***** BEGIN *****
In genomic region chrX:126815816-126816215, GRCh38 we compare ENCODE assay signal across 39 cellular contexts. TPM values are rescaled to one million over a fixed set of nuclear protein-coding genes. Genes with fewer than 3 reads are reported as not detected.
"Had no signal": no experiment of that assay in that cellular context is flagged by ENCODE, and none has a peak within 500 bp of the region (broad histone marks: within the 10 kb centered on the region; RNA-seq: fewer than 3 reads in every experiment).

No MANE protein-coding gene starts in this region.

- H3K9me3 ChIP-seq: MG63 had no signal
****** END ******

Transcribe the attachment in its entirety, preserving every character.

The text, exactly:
In genomic region chrX:126815816-126816215, GRCh38 we compare ENCODE assay signal across 39 cellular contexts. TPM values are rescaled to one million over a fixed set of nuclear protein-coding genes. Genes with fewer than 3 reads are reported as not detected.
"Had no signal": no experiment of that assay in that cellular context is flagged by ENCODE, and none has a peak within 500 bp of the region (broad histone marks: within the 10 kb centered on the region; RNA-seq: fewer than 3 reads in every experiment).

No MANE protein-coding gene starts in this region.

- H3K9me3 ChIP-seq: MG63 had no signal